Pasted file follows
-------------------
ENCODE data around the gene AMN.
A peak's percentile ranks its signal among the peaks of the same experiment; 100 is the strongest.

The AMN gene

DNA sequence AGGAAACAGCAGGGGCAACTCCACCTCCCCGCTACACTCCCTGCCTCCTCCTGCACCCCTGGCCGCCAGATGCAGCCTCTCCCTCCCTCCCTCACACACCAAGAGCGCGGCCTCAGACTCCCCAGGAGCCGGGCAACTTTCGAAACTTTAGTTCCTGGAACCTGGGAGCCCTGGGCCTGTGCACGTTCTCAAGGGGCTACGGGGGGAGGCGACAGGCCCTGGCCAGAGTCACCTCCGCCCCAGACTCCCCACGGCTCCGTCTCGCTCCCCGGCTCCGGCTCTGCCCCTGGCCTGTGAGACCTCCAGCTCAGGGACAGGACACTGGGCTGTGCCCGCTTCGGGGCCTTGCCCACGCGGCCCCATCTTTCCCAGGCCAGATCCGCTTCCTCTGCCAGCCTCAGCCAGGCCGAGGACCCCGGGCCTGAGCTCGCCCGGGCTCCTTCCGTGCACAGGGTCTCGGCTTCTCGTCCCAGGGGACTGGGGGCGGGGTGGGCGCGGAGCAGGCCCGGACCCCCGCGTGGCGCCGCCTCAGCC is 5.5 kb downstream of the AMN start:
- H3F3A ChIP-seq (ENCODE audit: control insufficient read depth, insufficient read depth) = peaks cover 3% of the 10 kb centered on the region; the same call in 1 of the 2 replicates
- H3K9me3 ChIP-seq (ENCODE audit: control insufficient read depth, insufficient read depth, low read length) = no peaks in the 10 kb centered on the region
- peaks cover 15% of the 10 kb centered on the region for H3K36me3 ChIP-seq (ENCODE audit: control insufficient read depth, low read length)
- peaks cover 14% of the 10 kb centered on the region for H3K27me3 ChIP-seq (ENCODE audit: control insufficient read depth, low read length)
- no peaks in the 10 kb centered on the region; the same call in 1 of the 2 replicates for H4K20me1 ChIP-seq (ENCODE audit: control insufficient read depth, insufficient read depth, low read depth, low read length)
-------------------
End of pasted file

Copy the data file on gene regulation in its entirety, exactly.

ENCODE data around the gene AMN.
A peak's percentile ranks its signal among the peaks of the same experiment; 100 is the strongest.

The AMN gene

DNA sequence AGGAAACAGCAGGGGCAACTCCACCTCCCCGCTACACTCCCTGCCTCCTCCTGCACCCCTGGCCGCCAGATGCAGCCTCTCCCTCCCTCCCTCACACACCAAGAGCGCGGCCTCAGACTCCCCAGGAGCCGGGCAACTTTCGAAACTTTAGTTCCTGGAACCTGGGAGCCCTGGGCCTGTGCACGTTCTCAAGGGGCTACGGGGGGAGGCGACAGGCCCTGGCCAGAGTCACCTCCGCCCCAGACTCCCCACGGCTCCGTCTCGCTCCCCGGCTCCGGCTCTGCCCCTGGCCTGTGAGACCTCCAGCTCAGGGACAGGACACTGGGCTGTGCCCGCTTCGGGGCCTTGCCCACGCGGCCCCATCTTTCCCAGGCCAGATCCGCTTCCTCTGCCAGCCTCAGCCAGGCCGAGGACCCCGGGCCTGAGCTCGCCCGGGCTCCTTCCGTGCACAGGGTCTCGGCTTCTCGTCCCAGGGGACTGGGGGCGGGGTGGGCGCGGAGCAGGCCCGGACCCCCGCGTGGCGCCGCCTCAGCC is 5.5 kb downstream of the AMN start:
- H3F3A ChIP-seq (ENCODE audit: control insufficient read depth, insufficient read depth) = peaks cover 3% of the 10 kb centered on the region; the same call in 1 of the 2 replicates
- H3K9me3 ChIP-seq (ENCODE audit: control insufficient read depth, insufficient read depth, low read length) = no peaks in the 10 kb centered on the region
- peaks cover 15% of the 10 kb centered on the region for H3K36me3 ChIP-seq (ENCODE audit: control insufficient read depth, low read length)
- peaks cover 14% of the 10 kb centered on the region for H3K27me3 ChIP-seq (ENCODE audit: control insufficient read depth, low read length)
- no peaks in the 10 kb centered on the region; the same call in 1 of the 2 replicates for H4K20me1 ChIP-seq (ENCODE audit: control insufficient read depth, insufficient read depth, low read depth, low read length)